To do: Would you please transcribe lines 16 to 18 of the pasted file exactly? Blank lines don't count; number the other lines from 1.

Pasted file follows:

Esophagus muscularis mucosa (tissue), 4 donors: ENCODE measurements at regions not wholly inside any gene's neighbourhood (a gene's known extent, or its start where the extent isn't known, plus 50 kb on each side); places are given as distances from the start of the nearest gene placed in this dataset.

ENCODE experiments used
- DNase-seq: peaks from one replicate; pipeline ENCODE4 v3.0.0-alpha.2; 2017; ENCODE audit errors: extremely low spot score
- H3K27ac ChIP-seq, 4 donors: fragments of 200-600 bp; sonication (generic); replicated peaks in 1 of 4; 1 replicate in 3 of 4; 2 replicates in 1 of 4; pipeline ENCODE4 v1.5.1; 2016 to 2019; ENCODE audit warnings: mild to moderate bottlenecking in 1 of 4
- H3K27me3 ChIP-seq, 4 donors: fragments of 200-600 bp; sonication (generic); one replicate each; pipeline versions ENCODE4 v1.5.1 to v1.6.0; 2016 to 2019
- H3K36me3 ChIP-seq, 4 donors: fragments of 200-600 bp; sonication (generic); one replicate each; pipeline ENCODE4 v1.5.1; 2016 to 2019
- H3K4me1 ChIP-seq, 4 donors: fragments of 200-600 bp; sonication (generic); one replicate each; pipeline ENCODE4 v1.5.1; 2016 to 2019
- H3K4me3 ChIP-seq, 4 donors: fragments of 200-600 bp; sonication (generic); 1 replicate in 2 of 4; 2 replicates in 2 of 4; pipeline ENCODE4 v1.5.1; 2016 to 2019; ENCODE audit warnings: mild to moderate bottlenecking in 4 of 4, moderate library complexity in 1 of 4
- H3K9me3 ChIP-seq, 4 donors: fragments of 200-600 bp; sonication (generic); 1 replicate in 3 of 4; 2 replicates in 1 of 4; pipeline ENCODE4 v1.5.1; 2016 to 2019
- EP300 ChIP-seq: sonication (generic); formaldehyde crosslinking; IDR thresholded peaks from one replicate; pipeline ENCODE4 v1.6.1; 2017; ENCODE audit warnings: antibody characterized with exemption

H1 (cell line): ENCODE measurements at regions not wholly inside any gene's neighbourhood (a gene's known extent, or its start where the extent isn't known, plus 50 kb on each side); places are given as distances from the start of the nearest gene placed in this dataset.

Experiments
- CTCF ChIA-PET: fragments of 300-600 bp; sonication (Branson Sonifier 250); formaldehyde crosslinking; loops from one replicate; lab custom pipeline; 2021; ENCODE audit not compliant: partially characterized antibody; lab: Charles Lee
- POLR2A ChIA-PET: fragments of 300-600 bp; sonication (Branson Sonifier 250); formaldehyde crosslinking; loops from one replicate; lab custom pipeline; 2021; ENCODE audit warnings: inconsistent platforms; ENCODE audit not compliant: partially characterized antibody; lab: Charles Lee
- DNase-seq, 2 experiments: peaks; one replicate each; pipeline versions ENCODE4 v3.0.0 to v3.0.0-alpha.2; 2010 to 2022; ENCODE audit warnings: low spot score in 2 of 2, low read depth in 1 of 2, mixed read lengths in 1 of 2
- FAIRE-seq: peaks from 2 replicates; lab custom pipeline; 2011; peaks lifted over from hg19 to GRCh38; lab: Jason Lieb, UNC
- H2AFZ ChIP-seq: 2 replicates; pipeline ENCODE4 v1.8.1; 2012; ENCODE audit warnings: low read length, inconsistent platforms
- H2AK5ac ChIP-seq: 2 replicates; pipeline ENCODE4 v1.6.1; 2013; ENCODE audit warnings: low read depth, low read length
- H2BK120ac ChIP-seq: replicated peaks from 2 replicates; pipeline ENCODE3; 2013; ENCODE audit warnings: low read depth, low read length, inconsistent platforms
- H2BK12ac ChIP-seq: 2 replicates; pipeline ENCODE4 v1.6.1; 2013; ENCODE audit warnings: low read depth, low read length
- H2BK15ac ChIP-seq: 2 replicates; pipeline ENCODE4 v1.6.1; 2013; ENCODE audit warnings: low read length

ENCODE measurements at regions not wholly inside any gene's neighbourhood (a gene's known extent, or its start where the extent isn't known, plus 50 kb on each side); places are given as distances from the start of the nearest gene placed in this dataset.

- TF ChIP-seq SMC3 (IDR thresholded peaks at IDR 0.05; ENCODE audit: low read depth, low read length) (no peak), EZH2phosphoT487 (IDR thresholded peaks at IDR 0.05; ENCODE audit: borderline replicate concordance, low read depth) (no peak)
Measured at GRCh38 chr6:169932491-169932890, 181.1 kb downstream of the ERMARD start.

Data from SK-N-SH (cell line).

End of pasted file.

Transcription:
- FAIRE-seq: peaks from 2 replicates; lab custom pipeline; 2011; peaks lifted over from hg19 to GRCh38; lab: Jason Lieb, UNC
- H2AFZ ChIP-seq: 2 replicates; pipeline ENCODE4 v1.8.1; 2012; ENCODE audit warnings: low read length, inconsistent platforms
- H2AK5ac ChIP-seq: 2 replicates; pipeline ENCODE4 v1.6.1; 2013; ENCODE audit warnings: low read depth, low read length